Wednesday, June 24, 2009

The late 320s and 330s (PTT)

In this post I will briefly summarise developments and movements between 325-340; the summary is drawn from Behr (70-76) and Ayres (85-104).

Nov 27, 327
Constantine writes to Arius, seeking to rehabilitate him and inviting him to submit a statement of belief. Alexander of course refused, and sent Athanasius to Constantinople to oppose the whole manoeuvre.

April 17, 328
Alexander of Alexandria dies, Athanasius recalled and elected bishop. Immediate opposition from Melitian faction.

ca. 330
Though Arius is forgotten, the interpretation of Nicaea and homoousios becomes a live debate between 'Eusebians' and Marcellans/Alexandrians. So Asterius defends Eusebius of Nicomedia, Marcellus responds, and then Eusebius of Caesarea responds in turn (see below).

Tyre, 335
Athanasius was summoned to a council, stacked against him, whence he fled to Constantinople, and the council reinstated Arius and then deposed Athanasius. Who, in Constantinople, convinced Constantine of his innocence (on charges of violence), but a delegation from his opponents raised the accusation of a threat to the grain supply, which was enough to get him exiled to Trier on Nov 7, 335, though without either trial or deposition from office.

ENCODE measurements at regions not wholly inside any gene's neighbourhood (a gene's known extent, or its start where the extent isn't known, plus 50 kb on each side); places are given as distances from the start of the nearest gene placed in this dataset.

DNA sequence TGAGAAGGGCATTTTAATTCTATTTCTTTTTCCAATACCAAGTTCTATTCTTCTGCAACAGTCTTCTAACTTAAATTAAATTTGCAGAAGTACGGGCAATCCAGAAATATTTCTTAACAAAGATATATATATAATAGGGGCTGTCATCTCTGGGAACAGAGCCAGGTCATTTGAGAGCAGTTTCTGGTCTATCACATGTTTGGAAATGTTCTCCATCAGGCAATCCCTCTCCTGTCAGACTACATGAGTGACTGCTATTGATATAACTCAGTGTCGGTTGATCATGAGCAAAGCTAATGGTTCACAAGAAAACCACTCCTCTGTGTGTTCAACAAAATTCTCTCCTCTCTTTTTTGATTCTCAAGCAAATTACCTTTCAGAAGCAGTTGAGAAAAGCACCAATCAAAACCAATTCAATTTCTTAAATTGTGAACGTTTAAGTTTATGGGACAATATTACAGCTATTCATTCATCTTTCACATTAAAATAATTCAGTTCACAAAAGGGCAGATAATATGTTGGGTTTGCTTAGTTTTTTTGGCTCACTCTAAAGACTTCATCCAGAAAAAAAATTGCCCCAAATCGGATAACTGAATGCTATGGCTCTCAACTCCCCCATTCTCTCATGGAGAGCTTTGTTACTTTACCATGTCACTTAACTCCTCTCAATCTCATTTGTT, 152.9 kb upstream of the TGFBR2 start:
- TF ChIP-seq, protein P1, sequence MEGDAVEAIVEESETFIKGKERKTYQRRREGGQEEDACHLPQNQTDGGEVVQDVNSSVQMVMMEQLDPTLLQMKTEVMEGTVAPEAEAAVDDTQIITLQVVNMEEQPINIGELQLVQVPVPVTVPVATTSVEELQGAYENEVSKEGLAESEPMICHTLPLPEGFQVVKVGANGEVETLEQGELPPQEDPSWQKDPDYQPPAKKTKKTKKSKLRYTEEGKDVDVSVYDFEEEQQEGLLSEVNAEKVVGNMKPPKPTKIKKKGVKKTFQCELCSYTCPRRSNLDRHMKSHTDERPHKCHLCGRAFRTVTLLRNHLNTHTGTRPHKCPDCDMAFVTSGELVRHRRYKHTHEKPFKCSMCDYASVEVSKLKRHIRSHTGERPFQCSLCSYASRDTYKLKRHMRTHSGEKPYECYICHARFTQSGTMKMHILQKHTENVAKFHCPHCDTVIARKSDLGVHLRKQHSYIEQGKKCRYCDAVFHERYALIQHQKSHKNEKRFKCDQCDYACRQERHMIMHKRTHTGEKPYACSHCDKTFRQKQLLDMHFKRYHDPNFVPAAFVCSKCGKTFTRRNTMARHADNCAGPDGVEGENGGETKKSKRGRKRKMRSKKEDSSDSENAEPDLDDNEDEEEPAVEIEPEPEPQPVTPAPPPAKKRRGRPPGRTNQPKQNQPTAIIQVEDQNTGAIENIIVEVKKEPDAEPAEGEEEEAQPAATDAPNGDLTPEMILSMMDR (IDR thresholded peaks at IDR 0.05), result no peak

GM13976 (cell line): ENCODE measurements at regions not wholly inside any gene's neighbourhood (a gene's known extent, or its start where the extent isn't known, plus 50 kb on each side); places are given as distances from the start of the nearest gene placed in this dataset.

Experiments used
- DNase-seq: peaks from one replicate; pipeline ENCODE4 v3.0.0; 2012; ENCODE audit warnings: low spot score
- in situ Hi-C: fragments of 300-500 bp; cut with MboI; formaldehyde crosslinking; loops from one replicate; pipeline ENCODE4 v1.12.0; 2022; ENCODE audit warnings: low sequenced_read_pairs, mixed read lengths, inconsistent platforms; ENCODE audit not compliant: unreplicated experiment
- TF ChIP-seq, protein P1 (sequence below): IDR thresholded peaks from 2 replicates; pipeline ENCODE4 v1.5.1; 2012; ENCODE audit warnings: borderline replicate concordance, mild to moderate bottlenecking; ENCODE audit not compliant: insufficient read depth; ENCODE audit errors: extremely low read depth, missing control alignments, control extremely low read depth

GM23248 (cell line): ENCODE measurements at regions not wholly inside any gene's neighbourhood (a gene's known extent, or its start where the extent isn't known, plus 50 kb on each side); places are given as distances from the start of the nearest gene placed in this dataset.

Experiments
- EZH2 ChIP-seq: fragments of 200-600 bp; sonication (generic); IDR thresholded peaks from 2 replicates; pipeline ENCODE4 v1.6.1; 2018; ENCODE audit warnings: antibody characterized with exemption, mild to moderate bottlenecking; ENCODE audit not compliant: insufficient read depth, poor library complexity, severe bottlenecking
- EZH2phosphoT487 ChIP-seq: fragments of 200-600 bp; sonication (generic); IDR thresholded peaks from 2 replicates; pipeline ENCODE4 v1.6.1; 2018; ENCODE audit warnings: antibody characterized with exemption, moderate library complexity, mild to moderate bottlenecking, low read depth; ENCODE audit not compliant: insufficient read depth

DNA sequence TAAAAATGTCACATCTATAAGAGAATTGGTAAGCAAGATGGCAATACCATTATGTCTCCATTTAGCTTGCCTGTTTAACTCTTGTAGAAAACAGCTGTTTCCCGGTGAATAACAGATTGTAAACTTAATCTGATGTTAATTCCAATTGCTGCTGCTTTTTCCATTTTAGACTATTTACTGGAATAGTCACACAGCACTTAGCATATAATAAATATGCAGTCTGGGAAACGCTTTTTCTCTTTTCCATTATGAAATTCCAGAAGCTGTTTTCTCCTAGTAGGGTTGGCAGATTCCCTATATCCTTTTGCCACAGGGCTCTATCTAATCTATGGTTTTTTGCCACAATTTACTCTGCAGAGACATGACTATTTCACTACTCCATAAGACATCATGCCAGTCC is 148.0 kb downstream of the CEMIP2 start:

Eusebius of Caesarea, before his death May 30, 339, wrote two anti-Marcellan works, Against Marcellus and Ecclesiastical Theology. Marcellus of Ancyra had been deposed in July 336 for heresy; this goes some way to showing the non-Nicenes' concern about Nicaea and Marcellus' theology. Eusebius sees Marcellus' partitive exegesis leading to the non-existence of the Word before the incarnation, and so a form of Sabellianism, coupled with an adoptionistic understanding of the incarnation.

May 22, 337
Constantine dies, leaving the empire to Constantinus (Britain and Gaul; dies 340), Constantius (East) and Constans (West). The new emperors grant leave for exiled bishops to return. Constantius transfers Eusebius of Nicomedia to Constantinople, while Athanasius returns to Alexandria Nov 23, 337, but councils in Antioch, winter 337-8 and then again winter 338-9 depose him, and so April 16, 339 Athanasius heads to Rome, where he will encounter Marcellus, begin to develop an anti-Arian polemic, as well as find support among the Latin theological traditions. He finds support in Julius of Rome, who holds a council in Rome 339-40 predictably vindicating both Marcellus and Athanasius.

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